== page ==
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Developing Family Leaders

Managing complex financial matters for families extends beyond the numbers. Tolleson Wealth Management's Richard Joyner explains why family leadership development is an important element that shouldn’t be overlooked.
By D Partner Studio |
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Leadership. It’s a topic discussed everywhere. You can easily find leadership books, podcasts, and videos – wherever you look. Unless you’re talking about leadership within a family or a family business, that is.

I became interested in leadership as President of multi-family office Tolleson Wealth Management. Despite my business experience and management skills from a 35-year career, I quickly realized that I needed more. I attacked the problem — reading, listening, and watching everything I could find.

After a lot of hard work, things became clearer to me. Leadership isn’t about the leader – it’s about everyone else. It’s casting a vision for the organization, challenging and inspiring others, helping others align behind a common purpose, and removing obstacles to success. Knowing that Tolleson Wealth Management is a family business that serves complex, multi-generational families, it isn’t hard to see how my interest jumped from leadership to “family leadership.”

That’s where I got stuck. I couldn’t find much on that topic, and I realized there is a gap in resources focused on family leadership development.

A multi-generational family of wealth often begins with a family business. The business succeeds and begins distributing dividends or is sold. If the family stays involved in the business, decisions about ongoing leadership become more difficult and nuanced. Will future business leaders come from the family, current employees, or added from the outside? Aside from the uniqueness of having a built-in “pipeline” of family leaders in waiting, good leadership development practices remain critical in a family business. And what if the business is sold? Managing significant liquidity has its own challenges.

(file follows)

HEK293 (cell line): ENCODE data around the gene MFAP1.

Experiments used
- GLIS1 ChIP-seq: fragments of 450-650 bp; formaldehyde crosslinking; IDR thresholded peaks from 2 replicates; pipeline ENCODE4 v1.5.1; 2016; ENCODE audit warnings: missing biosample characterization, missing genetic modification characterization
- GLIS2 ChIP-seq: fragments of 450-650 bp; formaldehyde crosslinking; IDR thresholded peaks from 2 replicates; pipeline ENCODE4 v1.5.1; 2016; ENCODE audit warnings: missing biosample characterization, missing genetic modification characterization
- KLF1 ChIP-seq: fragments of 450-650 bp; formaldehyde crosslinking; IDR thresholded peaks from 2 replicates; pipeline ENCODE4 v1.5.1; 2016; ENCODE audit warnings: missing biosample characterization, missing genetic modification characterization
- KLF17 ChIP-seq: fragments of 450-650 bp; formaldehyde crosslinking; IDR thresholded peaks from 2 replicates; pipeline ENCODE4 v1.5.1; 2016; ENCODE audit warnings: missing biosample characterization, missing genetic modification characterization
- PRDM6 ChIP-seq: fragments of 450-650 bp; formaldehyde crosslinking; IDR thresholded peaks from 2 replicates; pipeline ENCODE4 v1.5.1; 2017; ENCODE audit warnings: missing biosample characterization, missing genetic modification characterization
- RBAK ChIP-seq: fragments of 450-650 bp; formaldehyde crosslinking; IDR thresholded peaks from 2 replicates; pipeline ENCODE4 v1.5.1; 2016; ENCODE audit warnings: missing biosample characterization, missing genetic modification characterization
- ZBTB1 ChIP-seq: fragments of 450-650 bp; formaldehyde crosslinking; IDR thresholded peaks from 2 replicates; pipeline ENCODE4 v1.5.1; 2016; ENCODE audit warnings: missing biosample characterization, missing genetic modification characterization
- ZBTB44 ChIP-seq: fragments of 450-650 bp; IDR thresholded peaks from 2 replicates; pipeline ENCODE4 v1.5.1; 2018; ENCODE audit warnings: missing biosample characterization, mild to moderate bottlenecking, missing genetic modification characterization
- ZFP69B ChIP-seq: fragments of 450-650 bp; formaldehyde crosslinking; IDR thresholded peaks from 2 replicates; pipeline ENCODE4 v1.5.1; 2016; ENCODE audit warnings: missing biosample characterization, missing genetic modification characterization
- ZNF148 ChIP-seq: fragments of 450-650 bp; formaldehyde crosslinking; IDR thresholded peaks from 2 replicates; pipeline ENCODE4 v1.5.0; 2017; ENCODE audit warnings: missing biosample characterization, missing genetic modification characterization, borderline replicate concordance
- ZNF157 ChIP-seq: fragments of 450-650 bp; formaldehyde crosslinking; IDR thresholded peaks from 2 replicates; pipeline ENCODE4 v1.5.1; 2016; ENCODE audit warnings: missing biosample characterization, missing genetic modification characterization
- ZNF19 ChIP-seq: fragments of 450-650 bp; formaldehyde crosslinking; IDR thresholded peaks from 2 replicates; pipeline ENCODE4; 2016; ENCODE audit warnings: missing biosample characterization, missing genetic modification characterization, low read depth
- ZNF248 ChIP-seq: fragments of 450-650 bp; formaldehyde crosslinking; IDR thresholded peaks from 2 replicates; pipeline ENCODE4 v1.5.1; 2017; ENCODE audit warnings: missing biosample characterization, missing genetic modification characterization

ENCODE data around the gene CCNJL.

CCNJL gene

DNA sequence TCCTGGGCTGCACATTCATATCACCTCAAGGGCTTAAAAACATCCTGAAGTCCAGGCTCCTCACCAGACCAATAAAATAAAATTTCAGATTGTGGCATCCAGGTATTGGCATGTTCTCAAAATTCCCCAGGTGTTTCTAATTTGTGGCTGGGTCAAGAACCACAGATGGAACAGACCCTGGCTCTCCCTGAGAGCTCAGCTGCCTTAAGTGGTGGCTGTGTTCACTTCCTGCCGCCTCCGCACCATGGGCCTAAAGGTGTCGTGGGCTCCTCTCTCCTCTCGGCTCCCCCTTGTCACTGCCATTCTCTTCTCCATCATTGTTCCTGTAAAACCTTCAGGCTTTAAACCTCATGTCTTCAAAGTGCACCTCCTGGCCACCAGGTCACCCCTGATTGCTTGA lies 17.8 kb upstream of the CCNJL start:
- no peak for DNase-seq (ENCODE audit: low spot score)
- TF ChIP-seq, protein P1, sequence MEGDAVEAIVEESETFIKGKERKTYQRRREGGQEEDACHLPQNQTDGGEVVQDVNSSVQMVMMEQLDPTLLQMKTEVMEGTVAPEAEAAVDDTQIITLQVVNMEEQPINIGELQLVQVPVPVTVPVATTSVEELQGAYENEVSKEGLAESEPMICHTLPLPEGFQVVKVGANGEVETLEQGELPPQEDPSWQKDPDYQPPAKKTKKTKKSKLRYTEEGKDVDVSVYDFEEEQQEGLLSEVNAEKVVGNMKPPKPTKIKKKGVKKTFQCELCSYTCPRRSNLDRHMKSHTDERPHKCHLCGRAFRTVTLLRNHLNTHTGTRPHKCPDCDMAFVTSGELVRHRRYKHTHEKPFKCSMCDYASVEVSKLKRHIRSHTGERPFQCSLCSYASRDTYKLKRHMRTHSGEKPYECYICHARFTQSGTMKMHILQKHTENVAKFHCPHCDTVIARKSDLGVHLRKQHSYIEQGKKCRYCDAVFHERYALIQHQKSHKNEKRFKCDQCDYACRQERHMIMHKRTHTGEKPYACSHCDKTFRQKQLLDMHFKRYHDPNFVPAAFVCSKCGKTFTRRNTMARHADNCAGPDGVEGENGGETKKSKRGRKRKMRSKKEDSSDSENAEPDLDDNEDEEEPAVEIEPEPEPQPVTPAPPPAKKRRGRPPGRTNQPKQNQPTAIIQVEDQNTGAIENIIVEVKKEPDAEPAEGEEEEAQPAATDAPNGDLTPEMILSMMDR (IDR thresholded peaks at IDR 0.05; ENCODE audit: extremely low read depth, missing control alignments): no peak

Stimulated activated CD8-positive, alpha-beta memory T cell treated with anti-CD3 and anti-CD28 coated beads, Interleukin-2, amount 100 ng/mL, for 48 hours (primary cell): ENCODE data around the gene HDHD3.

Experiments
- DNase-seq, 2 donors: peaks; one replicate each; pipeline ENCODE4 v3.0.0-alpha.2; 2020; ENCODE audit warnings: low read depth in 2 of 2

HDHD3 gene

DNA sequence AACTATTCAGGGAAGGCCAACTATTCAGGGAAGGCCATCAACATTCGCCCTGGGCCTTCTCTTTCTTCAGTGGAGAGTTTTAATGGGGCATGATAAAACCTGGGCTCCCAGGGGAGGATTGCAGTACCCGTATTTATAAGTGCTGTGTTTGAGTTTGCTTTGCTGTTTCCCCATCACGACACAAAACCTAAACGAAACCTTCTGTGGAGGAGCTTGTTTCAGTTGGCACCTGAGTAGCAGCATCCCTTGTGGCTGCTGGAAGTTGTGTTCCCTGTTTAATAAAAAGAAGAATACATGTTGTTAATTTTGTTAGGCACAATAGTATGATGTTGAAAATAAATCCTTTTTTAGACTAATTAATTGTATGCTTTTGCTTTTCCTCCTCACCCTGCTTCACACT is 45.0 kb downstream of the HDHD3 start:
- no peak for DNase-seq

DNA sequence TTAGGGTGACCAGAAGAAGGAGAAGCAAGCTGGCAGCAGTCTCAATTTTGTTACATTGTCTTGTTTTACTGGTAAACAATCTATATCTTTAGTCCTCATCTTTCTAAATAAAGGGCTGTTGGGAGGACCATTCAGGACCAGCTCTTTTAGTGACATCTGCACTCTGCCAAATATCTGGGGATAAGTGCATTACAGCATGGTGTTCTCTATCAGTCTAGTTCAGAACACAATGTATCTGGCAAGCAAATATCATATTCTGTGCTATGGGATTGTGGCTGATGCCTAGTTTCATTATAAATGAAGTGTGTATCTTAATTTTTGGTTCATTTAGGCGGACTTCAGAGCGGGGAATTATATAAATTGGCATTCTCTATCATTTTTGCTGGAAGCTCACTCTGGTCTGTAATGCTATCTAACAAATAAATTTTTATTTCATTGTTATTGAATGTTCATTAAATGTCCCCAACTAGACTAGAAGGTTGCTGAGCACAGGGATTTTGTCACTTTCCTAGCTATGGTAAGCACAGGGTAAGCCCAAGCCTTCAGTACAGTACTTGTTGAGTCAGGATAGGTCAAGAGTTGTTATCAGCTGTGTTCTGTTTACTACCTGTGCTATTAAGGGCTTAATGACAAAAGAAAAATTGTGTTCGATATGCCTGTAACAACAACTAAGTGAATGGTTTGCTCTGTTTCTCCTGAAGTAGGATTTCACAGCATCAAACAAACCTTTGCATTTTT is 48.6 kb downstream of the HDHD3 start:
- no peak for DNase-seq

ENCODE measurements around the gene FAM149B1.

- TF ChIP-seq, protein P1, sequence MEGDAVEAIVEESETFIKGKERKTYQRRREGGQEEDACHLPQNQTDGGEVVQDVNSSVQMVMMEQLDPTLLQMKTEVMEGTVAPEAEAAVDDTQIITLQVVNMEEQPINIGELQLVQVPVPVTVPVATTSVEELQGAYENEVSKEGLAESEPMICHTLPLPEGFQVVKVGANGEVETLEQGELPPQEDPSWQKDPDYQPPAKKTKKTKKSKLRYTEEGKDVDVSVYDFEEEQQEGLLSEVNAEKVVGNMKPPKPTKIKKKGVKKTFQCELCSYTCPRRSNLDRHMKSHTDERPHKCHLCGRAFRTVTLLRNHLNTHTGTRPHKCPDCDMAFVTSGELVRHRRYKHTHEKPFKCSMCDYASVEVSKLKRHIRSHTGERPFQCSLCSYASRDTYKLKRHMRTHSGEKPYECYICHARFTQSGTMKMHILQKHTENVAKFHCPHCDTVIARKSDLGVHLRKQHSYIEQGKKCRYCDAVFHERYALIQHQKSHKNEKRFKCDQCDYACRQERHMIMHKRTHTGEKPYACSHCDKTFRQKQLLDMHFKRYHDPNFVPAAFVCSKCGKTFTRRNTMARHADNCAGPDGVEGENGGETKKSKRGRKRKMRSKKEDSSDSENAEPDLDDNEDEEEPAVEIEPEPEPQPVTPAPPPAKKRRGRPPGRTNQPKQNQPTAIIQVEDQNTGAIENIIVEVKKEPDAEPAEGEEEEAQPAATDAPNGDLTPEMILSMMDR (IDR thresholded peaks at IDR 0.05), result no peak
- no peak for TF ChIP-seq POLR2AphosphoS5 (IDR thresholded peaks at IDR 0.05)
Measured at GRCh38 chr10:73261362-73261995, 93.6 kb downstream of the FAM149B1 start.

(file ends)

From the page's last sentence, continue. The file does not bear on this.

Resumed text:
In most conversations, “the” leader of the family business – usually a CEO – is the focus.  That may be an incomplete process because it ignores the needs of a wider family enterprise. The family enterprise is real estate, charitable foundations, family partnerships and trusts, and all the other “stuff” that a multi-generational family accumulates.

For many families we serve, a charitable foundation can be a springboard for leadership development. Young adults with no interest in being in the family business may have a passion for philanthropic efforts. If given the opportunity to engage, along with appropriate teaching and guidance, the result is a set of valuable skills — financial management, business decision-making, etc. — that are useful in other settings.

How do you go about building the leaders in your family? Start by understanding what each person is good at and how they react in day-to-day situations. Teaching and coaching support skill development. Working with peers or outside coaches creates feedback loops to build on day-to-day experiences. And finally, seeking out the opportunity to lead, even if you begin with smaller and less demanding circumstances, helps.

The need for family leadership has never been greater. How about your family? What will you do to help create the next generation of leaders?


Disclosures: This article was compiled by Tolleson Wealth Management. It was prepared and distributed solely for informational purposes only and is not a solicitation or an offer to buy a security or instrument or to participate in any trading strategy. You should consult your professional advisors before making any tax, legal financial planning, or investment decisions. Barron’s rankings are based on data provided by over 4,000 of the nation’s most productive advisors. Factors included in the rankings: assets under management, revenue produced for the firm, regulatory record, quality of practice, and philanthropic work. Tolleson Wealth Management did not pay to participate.

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D Partner Studio

D Partner Studio

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